Fidelio at Glyndebourne 1979

Southern Television’s 1979 Glyndebourne broadcast was Beethoven’s Fidelio. The production by Peter Hall with designs by John Bury is conventional enough though tendencies to exaggerate are clearly creeping in. The chorus of prisoners is almost zombie like and Florestan looks disconcertingly like the legless sea captain from Blackadder II. Apart from that it’s a conventional 1800ish setting where the prison’s a prison, the dungeon’s a dungeon etc. It’s also very literal in that the dungeon is so dark it’s almost impossible to see anything. 

The performances are very good from both a singing and acting point of view. Elizabeth Gale is a sweet toned Marzellina and comes close to stealing the show in the first act with some beautiful singing and decent acting. Ian Caley is a bit bland as Jacquino but his duets with Gale are enjoyable. Kurt Applegren is a rock solid and rather likeable Rocco. Robert Allman is suitably menacing as Don Pizarro but he does tend to bark a bit and he gets the rough end of some variable sound quality. Anton de Ridder is quite lyrical but otherwise unremarkable as Florestan. The Fidelio is Elisabeth Söderström One might thin that she was a bit old for the role but she manages to look and sound much younger than her actual fifty something. In fact she’s a very good and convincing Fidelio. She acts well and sings very well indeed. Bernard Haitink conducts with the LPO in the pit and there’s no denying his facility with Beethoven. His tempi are well chosen and the orchestra sounds good in the orchestral passages though balanced so far back that it’s hard to tell during sung passages.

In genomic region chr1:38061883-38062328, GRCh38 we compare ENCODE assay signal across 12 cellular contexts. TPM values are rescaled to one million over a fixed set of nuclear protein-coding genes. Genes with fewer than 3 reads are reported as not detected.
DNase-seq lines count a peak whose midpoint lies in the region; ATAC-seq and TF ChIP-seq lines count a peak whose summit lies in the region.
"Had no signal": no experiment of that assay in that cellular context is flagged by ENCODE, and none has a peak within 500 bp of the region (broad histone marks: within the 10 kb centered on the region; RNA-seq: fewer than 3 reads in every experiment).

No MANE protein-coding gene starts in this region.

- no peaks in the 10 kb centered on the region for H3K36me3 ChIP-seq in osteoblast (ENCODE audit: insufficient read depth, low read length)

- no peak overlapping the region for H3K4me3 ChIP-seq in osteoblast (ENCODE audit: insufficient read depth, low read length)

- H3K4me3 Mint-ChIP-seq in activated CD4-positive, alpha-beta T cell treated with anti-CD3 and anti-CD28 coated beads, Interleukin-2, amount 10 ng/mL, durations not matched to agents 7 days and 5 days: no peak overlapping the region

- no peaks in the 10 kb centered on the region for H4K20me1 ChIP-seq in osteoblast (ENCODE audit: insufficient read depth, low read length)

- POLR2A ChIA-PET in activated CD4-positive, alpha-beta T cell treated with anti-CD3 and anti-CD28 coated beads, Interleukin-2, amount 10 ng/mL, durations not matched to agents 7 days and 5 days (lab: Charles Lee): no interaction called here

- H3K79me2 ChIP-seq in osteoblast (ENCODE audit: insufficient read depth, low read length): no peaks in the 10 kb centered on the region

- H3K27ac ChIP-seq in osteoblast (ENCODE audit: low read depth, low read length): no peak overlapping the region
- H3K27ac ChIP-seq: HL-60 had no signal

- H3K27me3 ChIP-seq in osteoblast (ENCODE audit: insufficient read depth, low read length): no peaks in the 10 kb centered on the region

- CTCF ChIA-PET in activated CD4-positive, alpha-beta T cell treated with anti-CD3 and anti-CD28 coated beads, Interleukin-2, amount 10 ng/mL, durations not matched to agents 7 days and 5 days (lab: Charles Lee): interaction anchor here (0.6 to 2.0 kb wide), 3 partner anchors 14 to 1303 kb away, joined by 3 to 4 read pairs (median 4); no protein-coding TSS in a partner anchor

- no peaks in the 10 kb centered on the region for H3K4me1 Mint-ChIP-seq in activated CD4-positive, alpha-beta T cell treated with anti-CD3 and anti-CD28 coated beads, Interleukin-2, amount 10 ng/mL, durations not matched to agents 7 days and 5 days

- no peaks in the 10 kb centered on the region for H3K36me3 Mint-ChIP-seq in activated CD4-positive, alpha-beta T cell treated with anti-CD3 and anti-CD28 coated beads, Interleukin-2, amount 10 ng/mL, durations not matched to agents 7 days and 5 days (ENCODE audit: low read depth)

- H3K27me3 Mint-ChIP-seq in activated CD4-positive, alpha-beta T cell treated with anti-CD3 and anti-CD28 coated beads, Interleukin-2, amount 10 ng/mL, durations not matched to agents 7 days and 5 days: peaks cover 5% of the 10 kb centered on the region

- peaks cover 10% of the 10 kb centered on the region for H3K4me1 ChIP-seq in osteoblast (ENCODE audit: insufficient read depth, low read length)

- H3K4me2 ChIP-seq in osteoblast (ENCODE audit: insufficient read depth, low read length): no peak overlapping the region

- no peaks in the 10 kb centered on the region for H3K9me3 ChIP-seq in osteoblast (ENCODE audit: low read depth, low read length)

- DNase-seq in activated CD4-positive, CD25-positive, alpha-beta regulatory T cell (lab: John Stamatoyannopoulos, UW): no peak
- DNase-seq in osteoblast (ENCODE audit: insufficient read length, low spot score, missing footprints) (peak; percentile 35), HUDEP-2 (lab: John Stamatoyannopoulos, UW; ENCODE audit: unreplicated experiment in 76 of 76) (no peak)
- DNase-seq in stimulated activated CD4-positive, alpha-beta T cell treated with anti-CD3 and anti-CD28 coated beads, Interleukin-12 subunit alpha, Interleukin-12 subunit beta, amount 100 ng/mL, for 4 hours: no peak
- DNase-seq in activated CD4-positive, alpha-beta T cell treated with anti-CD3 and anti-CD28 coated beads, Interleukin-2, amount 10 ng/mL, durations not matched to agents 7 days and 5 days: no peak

Video direction (Dave Heather) and technical quality are 1970s. The beginning of Act 2 in particular is just a long dimly lit head shot for example. The picture is TV quality 4:3. The sound is a bit problematic. It’s a bit muffled with the voices too far forward and something goes badly wrong in Ha! Welch ein Augenblick! where it sounds as if they forgot to mike Allman. Subtitle options are German, French, English and Spanish though the English ones are quite odd in places. The same goes for the trilingual booklet which is mostly an essay on the performance history of the work. The English has clearly been translated from German.

In summary, not to be compared with a well recorded modern production but a useful record of a well executed, rather traditional production and way better than many video recordings of the era.

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